Roman Dalton Howls In Polish

polski-noir-logoThe first Roman Dalton – Werewolf PI yarn, Drunk On The Moon, has been translated into Polish by Aneta Uszyńska.

Check out  NA KSIĘŻYCOWEJ BANI – PAUL D. BRAZILL (PRZEŁ. ANETA USZYŃSKA ) over at POLSKI NOIR.

And you can still get any number of Roman Dalton yarns over at Amazon, in English and even in  Slovene. 

 

Short, Sharp Interview: Matt Hilton

blood tracksPDB: What’s going on now?

I’m kind of busy at the moment; some of the time constraints are good, but some bad. I’m writing the second in a new series featuring a female investigator called Tess Grey, and her sidekick, Nicolas “Po” Villere, who is an ex-con, and have to have it ready before the end of next March. My wife is suffering with her back, and has done for months, and is due surgery in a few days time, so a lot of my spare time is being eaten into with hospital trips etc. Other than that, I’ve two new books on the shelves this month, with Blood Tracks out in the UK from Severn House Publishers, and the latest Joe Hunter thriller, The Lawless Kind, finally coming out in the USA from Down and Out Books on 16th November, so I’m busy promoting both.

PDB: How did you research your latest book?

Blood Tracks is set partly in Maine and partly in Louisiana. I haven’t been to either state, so have relied a lot on what I’ve read. Luckily I’m a fan of John Connolly, James Lee Burke and J.A. (Jack) Kerley so have had plenty literary inspiration.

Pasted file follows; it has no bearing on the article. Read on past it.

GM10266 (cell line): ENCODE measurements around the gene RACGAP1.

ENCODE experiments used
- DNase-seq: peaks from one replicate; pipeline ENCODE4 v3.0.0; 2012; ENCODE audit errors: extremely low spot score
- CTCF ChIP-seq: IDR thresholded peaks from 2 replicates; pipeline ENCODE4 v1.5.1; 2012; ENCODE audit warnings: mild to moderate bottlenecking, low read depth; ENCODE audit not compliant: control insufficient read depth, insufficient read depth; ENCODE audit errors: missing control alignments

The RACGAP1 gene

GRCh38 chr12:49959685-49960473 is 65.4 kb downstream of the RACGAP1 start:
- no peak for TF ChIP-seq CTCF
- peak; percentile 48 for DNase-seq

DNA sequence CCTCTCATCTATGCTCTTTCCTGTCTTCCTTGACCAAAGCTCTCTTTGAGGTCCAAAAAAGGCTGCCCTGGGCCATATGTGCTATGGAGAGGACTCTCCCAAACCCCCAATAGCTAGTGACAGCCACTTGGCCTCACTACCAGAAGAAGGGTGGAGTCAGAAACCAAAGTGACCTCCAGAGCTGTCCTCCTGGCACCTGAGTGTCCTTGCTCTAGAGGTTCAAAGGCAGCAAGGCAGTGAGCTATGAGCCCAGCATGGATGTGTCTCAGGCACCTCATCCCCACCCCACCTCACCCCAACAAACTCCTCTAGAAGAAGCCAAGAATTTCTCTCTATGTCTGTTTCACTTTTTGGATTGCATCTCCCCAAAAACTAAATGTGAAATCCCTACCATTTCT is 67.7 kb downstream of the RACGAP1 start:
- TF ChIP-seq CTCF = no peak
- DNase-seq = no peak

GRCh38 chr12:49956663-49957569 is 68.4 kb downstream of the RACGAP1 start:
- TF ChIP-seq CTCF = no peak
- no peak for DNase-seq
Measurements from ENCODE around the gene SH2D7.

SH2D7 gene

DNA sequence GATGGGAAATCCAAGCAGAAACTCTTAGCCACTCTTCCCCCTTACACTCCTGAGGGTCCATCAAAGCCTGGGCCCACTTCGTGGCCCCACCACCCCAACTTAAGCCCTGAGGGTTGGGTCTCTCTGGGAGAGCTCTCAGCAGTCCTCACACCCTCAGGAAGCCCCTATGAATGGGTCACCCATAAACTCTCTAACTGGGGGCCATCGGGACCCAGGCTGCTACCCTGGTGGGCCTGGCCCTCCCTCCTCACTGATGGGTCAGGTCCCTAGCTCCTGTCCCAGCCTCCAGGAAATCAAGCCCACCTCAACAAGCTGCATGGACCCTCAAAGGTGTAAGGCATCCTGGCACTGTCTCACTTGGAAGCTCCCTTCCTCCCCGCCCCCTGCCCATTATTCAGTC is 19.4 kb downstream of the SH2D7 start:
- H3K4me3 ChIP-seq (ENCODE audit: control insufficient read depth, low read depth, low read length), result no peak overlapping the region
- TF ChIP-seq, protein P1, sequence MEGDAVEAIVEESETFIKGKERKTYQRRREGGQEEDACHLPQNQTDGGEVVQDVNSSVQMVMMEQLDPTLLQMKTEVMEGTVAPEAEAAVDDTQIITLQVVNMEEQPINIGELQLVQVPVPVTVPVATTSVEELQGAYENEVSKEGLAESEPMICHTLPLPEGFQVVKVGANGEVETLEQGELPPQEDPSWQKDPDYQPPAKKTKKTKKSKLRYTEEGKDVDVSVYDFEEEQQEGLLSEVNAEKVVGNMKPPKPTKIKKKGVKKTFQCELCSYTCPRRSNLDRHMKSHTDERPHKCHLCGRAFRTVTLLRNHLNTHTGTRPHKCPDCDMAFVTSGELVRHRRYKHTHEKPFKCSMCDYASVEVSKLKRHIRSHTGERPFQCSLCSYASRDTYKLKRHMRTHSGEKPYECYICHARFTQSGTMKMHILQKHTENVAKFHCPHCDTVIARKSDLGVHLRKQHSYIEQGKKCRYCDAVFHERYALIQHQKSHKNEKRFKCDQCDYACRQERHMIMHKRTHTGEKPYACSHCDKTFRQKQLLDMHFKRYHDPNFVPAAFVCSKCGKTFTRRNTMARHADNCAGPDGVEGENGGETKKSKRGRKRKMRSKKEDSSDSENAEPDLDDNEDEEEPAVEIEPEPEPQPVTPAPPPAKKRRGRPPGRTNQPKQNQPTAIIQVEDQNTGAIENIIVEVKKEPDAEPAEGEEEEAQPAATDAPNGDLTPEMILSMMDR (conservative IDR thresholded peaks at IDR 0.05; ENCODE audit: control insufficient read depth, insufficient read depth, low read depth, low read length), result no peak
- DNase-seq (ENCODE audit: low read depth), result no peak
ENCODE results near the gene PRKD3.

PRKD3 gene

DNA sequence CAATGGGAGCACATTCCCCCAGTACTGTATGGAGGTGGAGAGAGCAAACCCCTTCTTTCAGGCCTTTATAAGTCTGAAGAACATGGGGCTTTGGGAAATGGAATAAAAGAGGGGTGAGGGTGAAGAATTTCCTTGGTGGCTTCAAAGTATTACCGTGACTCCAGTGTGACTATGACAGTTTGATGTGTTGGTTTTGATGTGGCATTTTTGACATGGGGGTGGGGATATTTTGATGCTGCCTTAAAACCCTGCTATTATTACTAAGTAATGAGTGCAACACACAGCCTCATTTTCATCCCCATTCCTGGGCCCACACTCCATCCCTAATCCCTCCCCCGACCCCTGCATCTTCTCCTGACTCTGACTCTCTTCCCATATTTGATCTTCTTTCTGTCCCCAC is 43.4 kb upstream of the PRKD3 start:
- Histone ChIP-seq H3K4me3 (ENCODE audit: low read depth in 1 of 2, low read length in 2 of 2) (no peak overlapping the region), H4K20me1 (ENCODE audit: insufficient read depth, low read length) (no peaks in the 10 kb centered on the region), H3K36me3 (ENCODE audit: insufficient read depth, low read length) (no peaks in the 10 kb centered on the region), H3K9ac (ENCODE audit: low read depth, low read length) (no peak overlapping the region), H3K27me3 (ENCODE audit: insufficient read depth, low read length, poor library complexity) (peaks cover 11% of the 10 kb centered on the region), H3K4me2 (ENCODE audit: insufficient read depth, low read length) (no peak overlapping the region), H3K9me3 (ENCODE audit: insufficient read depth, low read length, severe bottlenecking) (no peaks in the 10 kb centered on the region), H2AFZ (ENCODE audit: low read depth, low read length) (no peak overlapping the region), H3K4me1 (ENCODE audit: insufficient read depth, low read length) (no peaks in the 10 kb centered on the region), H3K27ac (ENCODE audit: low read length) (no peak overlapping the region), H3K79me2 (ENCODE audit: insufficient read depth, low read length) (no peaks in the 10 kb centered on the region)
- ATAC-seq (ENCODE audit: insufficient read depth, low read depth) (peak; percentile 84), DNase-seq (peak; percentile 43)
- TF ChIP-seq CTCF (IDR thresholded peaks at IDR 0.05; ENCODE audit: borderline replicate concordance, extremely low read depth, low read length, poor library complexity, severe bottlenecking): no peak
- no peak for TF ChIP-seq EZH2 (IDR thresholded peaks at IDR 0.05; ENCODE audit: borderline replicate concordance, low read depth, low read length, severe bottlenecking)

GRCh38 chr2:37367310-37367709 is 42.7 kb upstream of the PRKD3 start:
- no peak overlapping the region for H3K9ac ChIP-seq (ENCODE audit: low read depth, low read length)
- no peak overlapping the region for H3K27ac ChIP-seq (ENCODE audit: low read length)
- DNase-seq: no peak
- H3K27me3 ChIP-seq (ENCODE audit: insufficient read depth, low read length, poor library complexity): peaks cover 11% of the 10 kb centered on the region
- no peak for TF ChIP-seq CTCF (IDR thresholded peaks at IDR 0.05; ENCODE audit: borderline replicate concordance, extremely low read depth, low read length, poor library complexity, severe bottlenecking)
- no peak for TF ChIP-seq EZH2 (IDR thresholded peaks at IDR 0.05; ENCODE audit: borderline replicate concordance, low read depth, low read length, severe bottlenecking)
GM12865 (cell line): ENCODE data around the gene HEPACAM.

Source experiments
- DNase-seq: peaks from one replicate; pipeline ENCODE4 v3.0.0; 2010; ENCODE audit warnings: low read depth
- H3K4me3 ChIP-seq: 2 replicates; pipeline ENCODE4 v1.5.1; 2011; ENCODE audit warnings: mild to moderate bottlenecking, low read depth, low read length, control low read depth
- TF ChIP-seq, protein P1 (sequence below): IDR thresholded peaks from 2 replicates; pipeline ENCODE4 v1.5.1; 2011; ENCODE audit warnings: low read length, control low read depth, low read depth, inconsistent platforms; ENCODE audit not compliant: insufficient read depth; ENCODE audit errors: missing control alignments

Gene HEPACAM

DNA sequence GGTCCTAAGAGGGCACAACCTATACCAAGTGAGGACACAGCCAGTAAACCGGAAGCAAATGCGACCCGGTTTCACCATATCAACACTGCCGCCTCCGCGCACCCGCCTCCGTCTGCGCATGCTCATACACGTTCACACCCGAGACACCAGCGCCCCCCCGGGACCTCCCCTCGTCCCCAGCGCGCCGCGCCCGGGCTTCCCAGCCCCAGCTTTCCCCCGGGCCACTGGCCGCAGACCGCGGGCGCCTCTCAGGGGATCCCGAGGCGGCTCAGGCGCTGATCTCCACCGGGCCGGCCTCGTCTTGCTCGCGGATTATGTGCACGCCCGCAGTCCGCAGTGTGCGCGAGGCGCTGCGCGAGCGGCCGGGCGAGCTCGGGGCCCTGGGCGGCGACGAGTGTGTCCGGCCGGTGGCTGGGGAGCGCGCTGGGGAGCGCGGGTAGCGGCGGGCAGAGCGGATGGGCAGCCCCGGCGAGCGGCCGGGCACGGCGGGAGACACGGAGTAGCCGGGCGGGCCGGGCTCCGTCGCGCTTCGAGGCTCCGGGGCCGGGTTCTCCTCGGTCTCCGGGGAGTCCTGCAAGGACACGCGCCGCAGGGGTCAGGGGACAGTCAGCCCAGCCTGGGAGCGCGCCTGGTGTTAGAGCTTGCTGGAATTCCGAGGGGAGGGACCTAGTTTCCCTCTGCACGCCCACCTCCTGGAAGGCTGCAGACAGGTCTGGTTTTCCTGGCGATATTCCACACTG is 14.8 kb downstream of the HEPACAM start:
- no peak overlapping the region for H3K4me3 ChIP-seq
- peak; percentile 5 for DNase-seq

PDB: Which of your publications had been the most successful?

On paper it’s probably my first Joe Hunter novel, Dead Men’s Dust, which was a Sunday Times best seller, a Daily Telegraph thriller of the year 2009, shortlisted for the ITW new thriller award 2009, and a Kindle Top 10 best seller in 2013. But I’d like to think my most successful novel is yet to come so keep working at it.

PDB: What’s your favourite film/ book/ song/ television programme of 2015?

I haven’t been to the cinema this year, but have caught up on a number of movies on DVD etc, and am unsure if I’m being current or not when saying I thoroughly enjoyed “The Conjuring” and “Annabel” as a spooky double bill. I do love a creepy horror movie.

I really enjoyed “No One Gets Out Alive” by Adam Neville. Neville writes the kind of seriously creepy horror that I aspire to.